I came up, came out, and came of age in early 90s AIDS activism. My queer identity and activist identity are indelibly linked; nearly everything I know about creative resistance, celebration of tiny victories, and mutual support I first learned from the inspiring action of ACT-UP, the AIDS Coalition to Unleash Power. And nearly all of the folks who I first learned from are dead – we lost so many in those years. And yet, through all the pain and challenge, we never lost a sense of humor. In a recent newsletter for BinderCon, my friend Tina Horn recently defined queerness as “whatever mischievously undermines power”. I strongly identify with that definition – the creative resistance, serving as a modern court jester poking fun at the king.
The iconic SILENCE=DEATH poster, black with a pink triangle pointing upwards and bold white text, was a tiny resistance to queer invisibility, and to the refusal of the government to acknowledge AIDS. But my favorite text on that poster is the fine print: Turn Anger, Fear, Grief into Action. So earlier this month, when I was visiting the Leslie-Lohman Museum of Gay and Lesbian Art in New York, I was deeply moved to see this text in a huge mural on their wall: “What does Trump’s presidency tell us about the state of queer America? Do you really think marriage rights and elections protect you? Queer power is the power to change the world. Turn Anger, Fear, Grief into Action. Be Vigilant. Refuse. Resist. SILENCE=DEATH”.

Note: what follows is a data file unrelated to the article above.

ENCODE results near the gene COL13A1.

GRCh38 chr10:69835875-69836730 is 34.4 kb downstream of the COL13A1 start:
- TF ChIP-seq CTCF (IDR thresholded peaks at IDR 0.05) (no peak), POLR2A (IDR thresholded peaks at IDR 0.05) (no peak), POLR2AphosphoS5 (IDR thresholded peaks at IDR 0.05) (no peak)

The Stonewall riots, the event that we commemorate each June, was an uprising led by queer and trans women of color against police suppression. The corporate sponsored Pride festivals, permitted and regulated and led by police details, would be unrecognizable to those early leaders. Let’s remember that we are still not embraced or celebrated by the majority culture. Let’s remember as well that many of us hold multiple identities, and that our sexual orientation or gender identity may not be the only facet of our lives under attack. If we are not white; are gender variant; poor or working class; undocumented; Muslim; femme or feminine or female; form non-dyadic partnerships; and/or otherwise resist the dominant paradigm, we still must resist for survival. As we make our collective way toward liberation, let’s remember that we only find our way to true freedom by undermining oppression in all its forms.
Jenn Steinfeld is a bourgie revolutionary and queer feminist with a passion for speaking truth to power. As a founder of Marriage Equality Rhode Island, and helped steward the organization for more thJenn was named a Mover and Shaker for her LGBTQ advocacy by Rhode Island Monthly in 2006 and received an inaugural Julie Pell Empowerment Award for Social Change & Civic Engagement from the Equity Action Fund at the Rhode Island Foundation in 2010. She is a student of nonviolent communication and an avid knitter and gardener. In her day job, she manages the Social Innovation Initiative at Brown University's Swearer Center; she is also a student in the MA program in Mindfulness Studies at Lesley University and would be happy to talk your ear off about using neuroplasticity to enhance wellbeing.